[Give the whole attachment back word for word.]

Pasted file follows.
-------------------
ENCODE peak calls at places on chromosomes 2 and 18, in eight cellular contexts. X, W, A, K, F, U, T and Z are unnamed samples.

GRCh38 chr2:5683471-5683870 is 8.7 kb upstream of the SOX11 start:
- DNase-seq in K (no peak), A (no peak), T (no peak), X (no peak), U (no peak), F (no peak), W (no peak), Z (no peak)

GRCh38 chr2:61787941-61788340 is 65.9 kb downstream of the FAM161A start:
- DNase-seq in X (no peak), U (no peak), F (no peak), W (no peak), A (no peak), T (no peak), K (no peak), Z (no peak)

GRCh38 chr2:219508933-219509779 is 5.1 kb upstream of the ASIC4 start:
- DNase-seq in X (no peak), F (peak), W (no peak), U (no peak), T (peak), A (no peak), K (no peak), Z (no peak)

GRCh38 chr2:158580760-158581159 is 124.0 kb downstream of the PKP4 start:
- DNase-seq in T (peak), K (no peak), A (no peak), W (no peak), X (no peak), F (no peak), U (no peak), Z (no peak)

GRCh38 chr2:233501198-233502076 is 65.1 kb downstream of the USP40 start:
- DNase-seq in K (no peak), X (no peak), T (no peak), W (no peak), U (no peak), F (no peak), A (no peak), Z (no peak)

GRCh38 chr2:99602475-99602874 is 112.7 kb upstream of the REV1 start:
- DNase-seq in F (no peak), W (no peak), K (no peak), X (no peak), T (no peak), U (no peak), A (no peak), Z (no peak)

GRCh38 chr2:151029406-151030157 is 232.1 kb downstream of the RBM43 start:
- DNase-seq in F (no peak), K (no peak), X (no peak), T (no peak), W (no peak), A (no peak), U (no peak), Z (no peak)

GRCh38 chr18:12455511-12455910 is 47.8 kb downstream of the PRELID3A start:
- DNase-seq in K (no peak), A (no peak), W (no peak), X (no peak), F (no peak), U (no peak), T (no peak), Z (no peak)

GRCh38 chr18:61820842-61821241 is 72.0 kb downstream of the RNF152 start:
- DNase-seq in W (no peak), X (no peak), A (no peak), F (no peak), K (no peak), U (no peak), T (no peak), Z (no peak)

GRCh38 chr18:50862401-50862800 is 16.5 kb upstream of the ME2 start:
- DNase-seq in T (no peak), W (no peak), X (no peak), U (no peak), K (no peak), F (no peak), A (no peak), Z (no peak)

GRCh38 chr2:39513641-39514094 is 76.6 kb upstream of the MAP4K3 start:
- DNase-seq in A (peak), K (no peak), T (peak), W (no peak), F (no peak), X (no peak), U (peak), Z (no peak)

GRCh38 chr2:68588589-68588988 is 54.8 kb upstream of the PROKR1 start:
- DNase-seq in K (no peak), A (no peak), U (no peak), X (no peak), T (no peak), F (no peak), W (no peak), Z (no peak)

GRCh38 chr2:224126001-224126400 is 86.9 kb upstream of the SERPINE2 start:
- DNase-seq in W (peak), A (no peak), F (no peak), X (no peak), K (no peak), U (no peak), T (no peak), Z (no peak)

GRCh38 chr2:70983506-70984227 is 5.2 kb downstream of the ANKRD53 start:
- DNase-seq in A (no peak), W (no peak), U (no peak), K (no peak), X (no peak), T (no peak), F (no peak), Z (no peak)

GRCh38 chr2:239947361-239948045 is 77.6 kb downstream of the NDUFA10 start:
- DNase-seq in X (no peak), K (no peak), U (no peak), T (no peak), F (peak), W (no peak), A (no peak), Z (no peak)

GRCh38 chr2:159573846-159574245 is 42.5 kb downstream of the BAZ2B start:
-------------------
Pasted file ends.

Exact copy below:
ENCODE peak calls at places on chromosomes 2 and 18, in eight cellular contexts. X, W, A, K, F, U, T and Z are unnamed samples.

GRCh38 chr2:5683471-5683870 is 8.7 kb upstream of the SOX11 start:
- DNase-seq in K (no peak), A (no peak), T (no peak), X (no peak), U (no peak), F (no peak), W (no peak), Z (no peak)

GRCh38 chr2:61787941-61788340 is 65.9 kb downstream of the FAM161A start:
- DNase-seq in X (no peak), U (no peak), F (no peak), W (no peak), A (no peak), T (no peak), K (no peak), Z (no peak)

GRCh38 chr2:219508933-219509779 is 5.1 kb upstream of the ASIC4 start:
- DNase-seq in X (no peak), F (peak), W (no peak), U (no peak), T (peak), A (no peak), K (no peak), Z (no peak)

GRCh38 chr2:158580760-158581159 is 124.0 kb downstream of the PKP4 start:
- DNase-seq in T (peak), K (no peak), A (no peak), W (no peak), X (no peak), F (no peak), U (no peak), Z (no peak)

GRCh38 chr2:233501198-233502076 is 65.1 kb downstream of the USP40 start:
- DNase-seq in K (no peak), X (no peak), T (no peak), W (no peak), U (no peak), F (no peak), A (no peak), Z (no peak)

GRCh38 chr2:99602475-99602874 is 112.7 kb upstream of the REV1 start:
- DNase-seq in F (no peak), W (no peak), K (no peak), X (no peak), T (no peak), U (no peak), A (no peak), Z (no peak)

GRCh38 chr2:151029406-151030157 is 232.1 kb downstream of the RBM43 start:
- DNase-seq in F (no peak), K (no peak), X (no peak), T (no peak), W (no peak), A (no peak), U (no peak), Z (no peak)

GRCh38 chr18:12455511-12455910 is 47.8 kb downstream of the PRELID3A start:
- DNase-seq in K (no peak), A (no peak), W (no peak), X (no peak), F (no peak), U (no peak), T (no peak), Z (no peak)

GRCh38 chr18:61820842-61821241 is 72.0 kb downstream of the RNF152 start:
- DNase-seq in W (no peak), X (no peak), A (no peak), F (no peak), K (no peak), U (no peak), T (no peak), Z (no peak)

GRCh38 chr18:50862401-50862800 is 16.5 kb upstream of the ME2 start:
- DNase-seq in T (no peak), W (no peak), X (no peak), U (no peak), K (no peak), F (no peak), A (no peak), Z (no peak)

GRCh38 chr2:39513641-39514094 is 76.6 kb upstream of the MAP4K3 start:
- DNase-seq in A (peak), K (no peak), T (peak), W (no peak), F (no peak), X (no peak), U (peak), Z (no peak)

GRCh38 chr2:68588589-68588988 is 54.8 kb upstream of the PROKR1 start:
- DNase-seq in K (no peak), A (no peak), U (no peak), X (no peak), T (no peak), F (no peak), W (no peak), Z (no peak)

GRCh38 chr2:224126001-224126400 is 86.9 kb upstream of the SERPINE2 start:
- DNase-seq in W (peak), A (no peak), F (no peak), X (no peak), K (no peak), U (no peak), T (no peak), Z (no peak)

GRCh38 chr2:70983506-70984227 is 5.2 kb downstream of the ANKRD53 start:
- DNase-seq in A (no peak), W (no peak), U (no peak), K (no peak), X (no peak), T (no peak), F (no peak), Z (no peak)

GRCh38 chr2:239947361-239948045 is 77.6 kb downstream of the NDUFA10 start:
- DNase-seq in X (no peak), K (no peak), U (no peak), T (no peak), F (peak), W (no peak), A (no peak), Z (no peak)

GRCh38 chr2:159573846-159574245 is 42.5 kb downstream of the BAZ2B start: